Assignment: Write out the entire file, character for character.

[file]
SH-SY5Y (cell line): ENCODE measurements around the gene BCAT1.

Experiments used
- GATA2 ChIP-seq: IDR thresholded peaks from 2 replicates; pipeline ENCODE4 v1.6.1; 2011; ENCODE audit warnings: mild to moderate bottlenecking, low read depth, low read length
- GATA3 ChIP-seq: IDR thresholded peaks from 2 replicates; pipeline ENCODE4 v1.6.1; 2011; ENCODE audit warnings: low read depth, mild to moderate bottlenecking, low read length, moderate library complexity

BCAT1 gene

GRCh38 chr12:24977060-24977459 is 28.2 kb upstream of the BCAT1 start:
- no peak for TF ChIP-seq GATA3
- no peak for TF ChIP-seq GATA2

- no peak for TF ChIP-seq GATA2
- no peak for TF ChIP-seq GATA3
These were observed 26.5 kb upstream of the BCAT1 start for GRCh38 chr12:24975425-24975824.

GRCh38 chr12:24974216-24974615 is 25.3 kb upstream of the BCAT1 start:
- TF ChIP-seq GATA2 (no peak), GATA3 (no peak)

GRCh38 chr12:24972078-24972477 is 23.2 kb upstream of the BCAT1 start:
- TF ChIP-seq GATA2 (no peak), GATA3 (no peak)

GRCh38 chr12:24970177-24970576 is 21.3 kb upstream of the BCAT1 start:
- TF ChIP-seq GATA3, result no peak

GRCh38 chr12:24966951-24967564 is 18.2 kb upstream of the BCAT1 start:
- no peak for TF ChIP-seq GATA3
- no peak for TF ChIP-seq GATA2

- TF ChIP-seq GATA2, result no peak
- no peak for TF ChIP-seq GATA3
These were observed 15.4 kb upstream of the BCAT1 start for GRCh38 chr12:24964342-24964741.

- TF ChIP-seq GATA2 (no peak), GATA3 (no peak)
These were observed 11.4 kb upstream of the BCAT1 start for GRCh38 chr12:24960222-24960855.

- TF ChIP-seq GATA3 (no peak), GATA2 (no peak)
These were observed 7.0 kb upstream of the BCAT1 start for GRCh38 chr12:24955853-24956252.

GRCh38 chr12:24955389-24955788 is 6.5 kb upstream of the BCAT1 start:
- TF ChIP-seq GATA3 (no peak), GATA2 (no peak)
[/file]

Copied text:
SH-SY5Y (cell line): ENCODE measurements around the gene BCAT1.

Experiments used
- GATA2 ChIP-seq: IDR thresholded peaks from 2 replicates; pipeline ENCODE4 v1.6.1; 2011; ENCODE audit warnings: mild to moderate bottlenecking, low read depth, low read length
- GATA3 ChIP-seq: IDR thresholded peaks from 2 replicates; pipeline ENCODE4 v1.6.1; 2011; ENCODE audit warnings: low read depth, mild to moderate bottlenecking, low read length, moderate library complexity

BCAT1 gene

GRCh38 chr12:24977060-24977459 is 28.2 kb upstream of the BCAT1 start:
- no peak for TF ChIP-seq GATA3
- no peak for TF ChIP-seq GATA2

- no peak for TF ChIP-seq GATA2
- no peak for TF ChIP-seq GATA3
These were observed 26.5 kb upstream of the BCAT1 start for GRCh38 chr12:24975425-24975824.

GRCh38 chr12:24974216-24974615 is 25.3 kb upstream of the BCAT1 start:
- TF ChIP-seq GATA2 (no peak), GATA3 (no peak)

GRCh38 chr12:24972078-24972477 is 23.2 kb upstream of the BCAT1 start:
- TF ChIP-seq GATA2 (no peak), GATA3 (no peak)

GRCh38 chr12:24970177-24970576 is 21.3 kb upstream of the BCAT1 start:
- TF ChIP-seq GATA3, result no peak

GRCh38 chr12:24966951-24967564 is 18.2 kb upstream of the BCAT1 start:
- no peak for TF ChIP-seq GATA3
- no peak for TF ChIP-seq GATA2

- TF ChIP-seq GATA2, result no peak
- no peak for TF ChIP-seq GATA3
These were observed 15.4 kb upstream of the BCAT1 start for GRCh38 chr12:24964342-24964741.

- TF ChIP-seq GATA2 (no peak), GATA3 (no peak)
These were observed 11.4 kb upstream of the BCAT1 start for GRCh38 chr12:24960222-24960855.

- TF ChIP-seq GATA3 (no peak), GATA2 (no peak)
These were observed 7.0 kb upstream of the BCAT1 start for GRCh38 chr12:24955853-24956252.

GRCh38 chr12:24955389-24955788 is 6.5 kb upstream of the BCAT1 start:
- TF ChIP-seq GATA3 (no peak), GATA2 (no peak)